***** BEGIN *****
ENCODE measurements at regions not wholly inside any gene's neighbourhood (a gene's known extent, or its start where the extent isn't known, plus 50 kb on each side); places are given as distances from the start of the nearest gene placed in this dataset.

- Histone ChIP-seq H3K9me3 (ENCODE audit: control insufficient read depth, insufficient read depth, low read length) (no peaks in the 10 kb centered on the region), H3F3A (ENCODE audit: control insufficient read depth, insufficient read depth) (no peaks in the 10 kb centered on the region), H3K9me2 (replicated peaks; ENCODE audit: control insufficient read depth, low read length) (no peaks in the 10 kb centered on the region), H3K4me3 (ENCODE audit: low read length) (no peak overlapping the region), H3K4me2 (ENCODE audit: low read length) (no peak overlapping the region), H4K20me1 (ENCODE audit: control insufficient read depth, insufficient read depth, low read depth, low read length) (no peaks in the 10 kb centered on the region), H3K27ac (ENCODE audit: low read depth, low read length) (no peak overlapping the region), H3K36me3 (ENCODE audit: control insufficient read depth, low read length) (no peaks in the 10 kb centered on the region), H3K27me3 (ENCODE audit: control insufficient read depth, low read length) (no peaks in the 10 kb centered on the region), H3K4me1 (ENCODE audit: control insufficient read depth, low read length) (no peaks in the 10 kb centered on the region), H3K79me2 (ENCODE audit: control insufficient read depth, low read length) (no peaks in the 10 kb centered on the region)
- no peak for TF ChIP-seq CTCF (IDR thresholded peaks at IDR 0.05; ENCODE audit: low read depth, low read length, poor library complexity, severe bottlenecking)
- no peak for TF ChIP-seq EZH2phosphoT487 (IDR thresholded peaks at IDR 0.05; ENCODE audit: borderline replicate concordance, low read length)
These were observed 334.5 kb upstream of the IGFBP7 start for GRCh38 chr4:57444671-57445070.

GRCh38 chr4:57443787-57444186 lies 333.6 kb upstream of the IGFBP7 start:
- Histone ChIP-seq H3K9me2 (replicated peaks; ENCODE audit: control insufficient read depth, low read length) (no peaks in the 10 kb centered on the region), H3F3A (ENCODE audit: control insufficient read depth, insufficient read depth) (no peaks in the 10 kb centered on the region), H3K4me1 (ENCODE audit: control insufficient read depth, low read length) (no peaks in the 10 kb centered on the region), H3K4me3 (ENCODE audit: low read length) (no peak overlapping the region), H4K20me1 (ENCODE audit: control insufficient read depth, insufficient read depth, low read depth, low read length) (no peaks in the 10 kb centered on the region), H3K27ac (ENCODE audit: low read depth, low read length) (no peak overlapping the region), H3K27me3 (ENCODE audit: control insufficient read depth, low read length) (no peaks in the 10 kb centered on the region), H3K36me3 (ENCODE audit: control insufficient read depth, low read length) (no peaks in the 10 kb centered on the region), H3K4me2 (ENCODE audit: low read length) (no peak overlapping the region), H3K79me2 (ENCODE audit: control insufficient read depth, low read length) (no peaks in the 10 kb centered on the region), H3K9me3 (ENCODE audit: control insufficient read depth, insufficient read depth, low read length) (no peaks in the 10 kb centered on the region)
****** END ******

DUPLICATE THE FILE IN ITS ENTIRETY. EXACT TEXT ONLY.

ENCODE measurements at regions not wholly inside any gene's neighbourhood (a gene's known extent, or its start where the extent isn't known, plus 50 kb on each side); places are given as distances from the start of the nearest gene placed in this dataset.

- Histone ChIP-seq H3K9me3 (ENCODE audit: control insufficient read depth, insufficient read depth, low read length) (no peaks in the 10 kb centered on the region), H3F3A (ENCODE audit: control insufficient read depth, insufficient read depth) (no peaks in the 10 kb centered on the region), H3K9me2 (replicated peaks; ENCODE audit: control insufficient read depth, low read length) (no peaks in the 10 kb centered on the region), H3K4me3 (ENCODE audit: low read length) (no peak overlapping the region), H3K4me2 (ENCODE audit: low read length) (no peak overlapping the region), H4K20me1 (ENCODE audit: control insufficient read depth, insufficient read depth, low read depth, low read length) (no peaks in the 10 kb centered on the region), H3K27ac (ENCODE audit: low read depth, low read length) (no peak overlapping the region), H3K36me3 (ENCODE audit: control insufficient read depth, low read length) (no peaks in the 10 kb centered on the region), H3K27me3 (ENCODE audit: control insufficient read depth, low read length) (no peaks in the 10 kb centered on the region), H3K4me1 (ENCODE audit: control insufficient read depth, low read length) (no peaks in the 10 kb centered on the region), H3K79me2 (ENCODE audit: control insufficient read depth, low read length) (no peaks in the 10 kb centered on the region)
- no peak for TF ChIP-seq CTCF (IDR thresholded peaks at IDR 0.05; ENCODE audit: low read depth, low read length, poor library complexity, severe bottlenecking)
- no peak for TF ChIP-seq EZH2phosphoT487 (IDR thresholded peaks at IDR 0.05; ENCODE audit: borderline replicate concordance, low read length)
These were observed 334.5 kb upstream of the IGFBP7 start for GRCh38 chr4:57444671-57445070.

GRCh38 chr4:57443787-57444186 lies 333.6 kb upstream of the IGFBP7 start:
- Histone ChIP-seq H3K9me2 (replicated peaks; ENCODE audit: control insufficient read depth, low read length) (no peaks in the 10 kb centered on the region), H3F3A (ENCODE audit: control insufficient read depth, insufficient read depth) (no peaks in the 10 kb centered on the region), H3K4me1 (ENCODE audit: control insufficient read depth, low read length) (no peaks in the 10 kb centered on the region), H3K4me3 (ENCODE audit: low read length) (no peak overlapping the region), H4K20me1 (ENCODE audit: control insufficient read depth, insufficient read depth, low read depth, low read length) (no peaks in the 10 kb centered on the region), H3K27ac (ENCODE audit: low read depth, low read length) (no peak overlapping the region), H3K27me3 (ENCODE audit: control insufficient read depth, low read length) (no peaks in the 10 kb centered on the region), H3K36me3 (ENCODE audit: control insufficient read depth, low read length) (no peaks in the 10 kb centered on the region), H3K4me2 (ENCODE audit: low read length) (no peak overlapping the region), H3K79me2 (ENCODE audit: control insufficient read depth, low read length) (no peaks in the 10 kb centered on the region), H3K9me3 (ENCODE audit: control insufficient read depth, insufficient read depth, low read length) (no peaks in the 10 kb centered on the region)